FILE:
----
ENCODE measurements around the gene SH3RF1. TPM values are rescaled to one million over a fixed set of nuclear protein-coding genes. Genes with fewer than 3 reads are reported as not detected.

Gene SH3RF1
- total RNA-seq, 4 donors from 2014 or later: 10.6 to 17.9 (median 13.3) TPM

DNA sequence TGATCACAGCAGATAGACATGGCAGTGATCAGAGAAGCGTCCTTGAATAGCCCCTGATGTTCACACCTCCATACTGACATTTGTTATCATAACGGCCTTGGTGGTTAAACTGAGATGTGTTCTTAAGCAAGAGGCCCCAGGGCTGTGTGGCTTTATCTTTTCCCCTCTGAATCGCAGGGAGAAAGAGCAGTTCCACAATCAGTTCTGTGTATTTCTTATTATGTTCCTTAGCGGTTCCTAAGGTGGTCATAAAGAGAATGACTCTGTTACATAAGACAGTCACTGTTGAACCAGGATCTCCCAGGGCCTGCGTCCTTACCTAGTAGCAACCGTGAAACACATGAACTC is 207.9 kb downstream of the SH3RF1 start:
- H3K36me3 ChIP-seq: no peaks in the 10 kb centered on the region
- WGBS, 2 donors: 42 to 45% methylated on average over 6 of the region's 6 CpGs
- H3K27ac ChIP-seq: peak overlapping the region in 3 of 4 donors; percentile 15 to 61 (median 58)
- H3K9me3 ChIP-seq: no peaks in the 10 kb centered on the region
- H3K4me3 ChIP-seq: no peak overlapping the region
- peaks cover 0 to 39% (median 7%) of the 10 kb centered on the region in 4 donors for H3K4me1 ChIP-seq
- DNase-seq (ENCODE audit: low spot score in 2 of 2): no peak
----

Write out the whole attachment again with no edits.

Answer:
ENCODE measurements around the gene SH3RF1. TPM values are rescaled to one million over a fixed set of nuclear protein-coding genes. Genes with fewer than 3 reads are reported as not detected.

Gene SH3RF1
- total RNA-seq, 4 donors from 2014 or later: 10.6 to 17.9 (median 13.3) TPM

DNA sequence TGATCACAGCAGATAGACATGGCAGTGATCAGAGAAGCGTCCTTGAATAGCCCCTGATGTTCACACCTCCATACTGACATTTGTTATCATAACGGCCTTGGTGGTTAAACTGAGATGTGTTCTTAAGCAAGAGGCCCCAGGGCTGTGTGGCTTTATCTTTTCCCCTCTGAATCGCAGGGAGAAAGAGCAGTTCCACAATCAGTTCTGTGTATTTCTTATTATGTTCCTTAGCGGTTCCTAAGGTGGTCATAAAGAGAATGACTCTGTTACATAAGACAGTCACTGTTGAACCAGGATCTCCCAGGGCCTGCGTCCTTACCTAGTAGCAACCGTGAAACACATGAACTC is 207.9 kb downstream of the SH3RF1 start:
- H3K36me3 ChIP-seq: no peaks in the 10 kb centered on the region
- WGBS, 2 donors: 42 to 45% methylated on average over 6 of the region's 6 CpGs
- H3K27ac ChIP-seq: peak overlapping the region in 3 of 4 donors; percentile 15 to 61 (median 58)
- H3K9me3 ChIP-seq: no peaks in the 10 kb centered on the region
- H3K4me3 ChIP-seq: no peak overlapping the region
- peaks cover 0 to 39% (median 7%) of the 10 kb centered on the region in 4 donors for H3K4me1 ChIP-seq
- DNase-seq (ENCODE audit: low spot score in 2 of 2): no peak